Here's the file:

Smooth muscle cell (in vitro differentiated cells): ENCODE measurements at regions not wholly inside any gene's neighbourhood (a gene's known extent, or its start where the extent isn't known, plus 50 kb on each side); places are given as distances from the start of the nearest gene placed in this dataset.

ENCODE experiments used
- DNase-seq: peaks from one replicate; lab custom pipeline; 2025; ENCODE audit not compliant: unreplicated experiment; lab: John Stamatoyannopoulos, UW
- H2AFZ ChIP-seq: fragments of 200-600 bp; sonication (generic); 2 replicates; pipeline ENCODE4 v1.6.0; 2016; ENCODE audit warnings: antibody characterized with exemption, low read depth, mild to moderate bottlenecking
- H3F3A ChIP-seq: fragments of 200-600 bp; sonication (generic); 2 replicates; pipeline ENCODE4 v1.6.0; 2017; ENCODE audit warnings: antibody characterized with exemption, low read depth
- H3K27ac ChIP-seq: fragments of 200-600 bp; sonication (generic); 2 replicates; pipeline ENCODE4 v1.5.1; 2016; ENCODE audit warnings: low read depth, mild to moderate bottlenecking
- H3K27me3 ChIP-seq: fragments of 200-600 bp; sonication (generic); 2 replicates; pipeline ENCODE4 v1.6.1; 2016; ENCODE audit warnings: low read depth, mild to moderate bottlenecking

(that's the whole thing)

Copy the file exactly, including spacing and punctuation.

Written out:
Smooth muscle cell (in vitro differentiated cells): ENCODE measurements at regions not wholly inside any gene's neighbourhood (a gene's known extent, or its start where the extent isn't known, plus 50 kb on each side); places are given as distances from the start of the nearest gene placed in this dataset.

ENCODE experiments used
- DNase-seq: peaks from one replicate; lab custom pipeline; 2025; ENCODE audit not compliant: unreplicated experiment; lab: John Stamatoyannopoulos, UW
- H2AFZ ChIP-seq: fragments of 200-600 bp; sonication (generic); 2 replicates; pipeline ENCODE4 v1.6.0; 2016; ENCODE audit warnings: antibody characterized with exemption, low read depth, mild to moderate bottlenecking
- H3F3A ChIP-seq: fragments of 200-600 bp; sonication (generic); 2 replicates; pipeline ENCODE4 v1.6.0; 2017; ENCODE audit warnings: antibody characterized with exemption, low read depth
- H3K27ac ChIP-seq: fragments of 200-600 bp; sonication (generic); 2 replicates; pipeline ENCODE4 v1.5.1; 2016; ENCODE audit warnings: low read depth, mild to moderate bottlenecking
- H3K27me3 ChIP-seq: fragments of 200-600 bp; sonication (generic); 2 replicates; pipeline ENCODE4 v1.6.1; 2016; ENCODE audit warnings: low read depth, mild to moderate bottlenecking